the service, at the least, as under-officers, and to receive a commission, or to attain an equivalent rank as civilians, at the farthest, in three years, excepting in cases of misconduct. I should add, that being noble in Russia corresponds to the being a gentleman in England; although the Russian assumes the coronet and full-faced helmet with closed visor, instead of the simple crest and side-faced helmet of the untitled English gentleman. He does not, however, use supporters to his arms, unless they have been specially granted to his family. Nobility is earned by service or acquired by inheritance: every one who serves the Emperor, either in a civil or military capacity with the rank of officer, is noble, and

may, therefore, wear a coronet on his seal or carriage, even if he is by birth bourgeois or peasant: unless, however, he was noble by birth, his nobility does not descend to his children, until he has reached, at least, the grade of major; after this, his family is placed in the position of hereditary noblesse.

A census is taken at certain intervals, and if, during a period amounting to two or three generations, any family from father to son have failed to enter the service of the crown, they lose their nobility, are erased from the list, and reduced to the class of ordinary peasants. Excepting the clergy, who are a class apart, the members of all branches of the liberal professions are, as I have already told you,

considered as “ in the service;” and each individual is classed with entire reference to military rank. One civilian has the grade of ensign, another of lieutenant, and so on, up to full general. From the rank of major-general upwards, all persons, with their wives and daughters, so long as the latter remain unmarried, have the style of Excellency. Their sons, of course, enjoy no rank but what they have themselves attained in the service. A general's daughter ranks with a colonel's wife: but a lady, on marrying, loses whatever title or precedence she may have held by right of birth, or by an office at court, such as that of maid of honour, and can only assume that of her husband. Less fortunate than our honourable and right honourable young ladies, who retain their rank or title after marriage, the Russian general's daughter is no longer Her Excellency, when she has become the captain's wife, and Mademoiselle la Princesse must descend to plain Madame, if she weds an untitled husband.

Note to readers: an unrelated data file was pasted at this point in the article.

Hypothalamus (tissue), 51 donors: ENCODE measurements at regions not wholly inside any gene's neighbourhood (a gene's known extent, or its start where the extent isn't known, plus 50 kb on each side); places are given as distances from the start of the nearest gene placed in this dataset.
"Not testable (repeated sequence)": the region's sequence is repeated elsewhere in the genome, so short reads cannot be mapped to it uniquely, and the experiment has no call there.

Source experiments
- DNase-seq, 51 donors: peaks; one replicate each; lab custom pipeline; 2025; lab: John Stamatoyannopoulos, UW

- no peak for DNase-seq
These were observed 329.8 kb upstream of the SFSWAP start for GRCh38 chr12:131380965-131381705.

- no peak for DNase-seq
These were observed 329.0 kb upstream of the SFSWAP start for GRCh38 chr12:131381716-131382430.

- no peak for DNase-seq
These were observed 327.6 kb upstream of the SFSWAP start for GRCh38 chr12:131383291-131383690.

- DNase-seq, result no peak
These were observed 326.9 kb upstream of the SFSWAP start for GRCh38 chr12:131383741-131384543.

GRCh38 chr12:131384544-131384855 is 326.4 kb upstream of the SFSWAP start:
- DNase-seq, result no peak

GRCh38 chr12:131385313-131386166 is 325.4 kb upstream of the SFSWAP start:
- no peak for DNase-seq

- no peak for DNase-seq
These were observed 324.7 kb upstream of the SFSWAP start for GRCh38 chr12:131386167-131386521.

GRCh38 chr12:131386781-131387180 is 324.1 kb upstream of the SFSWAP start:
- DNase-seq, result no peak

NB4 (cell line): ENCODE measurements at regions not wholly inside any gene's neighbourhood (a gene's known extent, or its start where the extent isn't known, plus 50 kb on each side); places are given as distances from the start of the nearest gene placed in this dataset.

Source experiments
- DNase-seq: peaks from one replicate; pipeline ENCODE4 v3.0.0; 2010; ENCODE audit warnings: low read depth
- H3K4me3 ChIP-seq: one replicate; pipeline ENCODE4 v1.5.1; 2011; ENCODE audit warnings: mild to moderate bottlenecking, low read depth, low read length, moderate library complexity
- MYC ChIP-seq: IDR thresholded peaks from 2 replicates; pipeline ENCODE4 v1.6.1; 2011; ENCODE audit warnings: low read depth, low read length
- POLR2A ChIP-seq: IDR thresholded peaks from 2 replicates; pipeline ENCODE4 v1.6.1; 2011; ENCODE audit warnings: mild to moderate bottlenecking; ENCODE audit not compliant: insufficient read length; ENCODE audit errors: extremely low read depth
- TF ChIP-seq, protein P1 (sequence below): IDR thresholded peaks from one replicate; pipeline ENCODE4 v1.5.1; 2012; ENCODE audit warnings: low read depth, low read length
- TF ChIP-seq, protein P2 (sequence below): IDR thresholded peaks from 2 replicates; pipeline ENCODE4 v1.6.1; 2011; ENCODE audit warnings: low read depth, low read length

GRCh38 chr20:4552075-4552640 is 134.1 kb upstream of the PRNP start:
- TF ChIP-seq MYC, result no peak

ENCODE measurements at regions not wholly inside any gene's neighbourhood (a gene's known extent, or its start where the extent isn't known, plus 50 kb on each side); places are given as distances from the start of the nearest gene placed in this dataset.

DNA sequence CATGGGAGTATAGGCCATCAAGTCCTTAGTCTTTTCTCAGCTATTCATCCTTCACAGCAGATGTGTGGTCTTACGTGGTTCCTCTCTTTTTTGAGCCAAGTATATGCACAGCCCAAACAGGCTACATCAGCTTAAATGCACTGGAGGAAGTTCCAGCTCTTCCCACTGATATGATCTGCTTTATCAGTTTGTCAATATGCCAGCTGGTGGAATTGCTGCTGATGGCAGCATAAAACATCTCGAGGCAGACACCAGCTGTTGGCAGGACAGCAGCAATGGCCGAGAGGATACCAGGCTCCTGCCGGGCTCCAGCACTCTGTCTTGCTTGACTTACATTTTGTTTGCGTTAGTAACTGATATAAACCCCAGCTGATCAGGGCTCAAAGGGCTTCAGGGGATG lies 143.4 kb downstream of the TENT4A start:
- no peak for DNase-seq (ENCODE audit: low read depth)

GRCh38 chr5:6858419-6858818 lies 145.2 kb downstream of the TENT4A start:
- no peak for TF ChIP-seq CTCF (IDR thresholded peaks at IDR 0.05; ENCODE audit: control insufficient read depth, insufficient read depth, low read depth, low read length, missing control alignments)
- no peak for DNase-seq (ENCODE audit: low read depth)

Exhibition of fire-engines-Fire establishments in the hands of Go.

vernment-Account of the system-Village regulations--Frequent occurrence of rural fires–Visit to a monastery-Ex-archbishopA Te Deum-Convent treasures-Origin of the use of images in the Greek church — Visit to Riepinsk — Going to bed—Mayor of Riepinsk-Towing barge--Project of establishing steam on the Volga“ A name's day-Performance of mass by the archbishop-Mode of communicating the death of the Emperor Alexander to his mother

- Treasures of the monastery at Yaroslav- Remarks on Russian churches Conclusion of visit at Yaroslav - Post-horse system Feldt yägers.

Yaroslav, October 4th, 1837. We were much interested, a few days ago, by a little impromptu exhibition, which displayed the efficiency of the fire-establishment, and the alertness of the men: before, however, commencing any description of what we saw, I must give you a short account of the Russian system.

The fire establishments here are not, as in England, in the hands of insurance companies, but under the immediate control of government. The firemen are soldiers, and the horses, engines, &c., are the property of the crown; the whole, however, appears to be well organized, and the general regulations laid